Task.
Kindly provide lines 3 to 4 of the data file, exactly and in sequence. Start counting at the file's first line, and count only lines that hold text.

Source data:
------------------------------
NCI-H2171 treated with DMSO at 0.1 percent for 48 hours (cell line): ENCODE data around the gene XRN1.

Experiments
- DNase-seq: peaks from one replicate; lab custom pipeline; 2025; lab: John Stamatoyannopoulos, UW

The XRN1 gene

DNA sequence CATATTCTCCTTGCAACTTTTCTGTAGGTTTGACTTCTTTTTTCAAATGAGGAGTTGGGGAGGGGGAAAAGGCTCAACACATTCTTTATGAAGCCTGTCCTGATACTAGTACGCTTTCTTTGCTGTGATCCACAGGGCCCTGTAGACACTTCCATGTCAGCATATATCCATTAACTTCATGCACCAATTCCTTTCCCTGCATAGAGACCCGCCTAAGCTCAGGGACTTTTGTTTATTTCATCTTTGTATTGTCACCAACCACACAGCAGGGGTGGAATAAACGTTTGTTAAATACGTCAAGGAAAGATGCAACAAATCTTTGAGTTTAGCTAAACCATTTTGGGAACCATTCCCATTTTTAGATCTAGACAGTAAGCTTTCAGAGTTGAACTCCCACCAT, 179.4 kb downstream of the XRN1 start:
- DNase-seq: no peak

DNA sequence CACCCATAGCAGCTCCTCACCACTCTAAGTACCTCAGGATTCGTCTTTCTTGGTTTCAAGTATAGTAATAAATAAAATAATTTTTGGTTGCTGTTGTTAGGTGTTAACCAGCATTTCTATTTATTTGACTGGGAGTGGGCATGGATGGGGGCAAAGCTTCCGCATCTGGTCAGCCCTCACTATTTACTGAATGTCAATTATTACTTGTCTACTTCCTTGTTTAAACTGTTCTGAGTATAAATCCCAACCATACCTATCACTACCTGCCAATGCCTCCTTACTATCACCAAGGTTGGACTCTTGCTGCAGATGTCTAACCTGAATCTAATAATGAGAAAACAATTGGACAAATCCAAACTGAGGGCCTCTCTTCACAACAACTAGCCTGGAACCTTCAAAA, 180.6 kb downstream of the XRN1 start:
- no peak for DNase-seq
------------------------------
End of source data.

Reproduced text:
- DNase-seq: peaks from one replicate; lab custom pipeline; 2025; lab: John Stamatoyannopoulos, UW

The XRN1 gene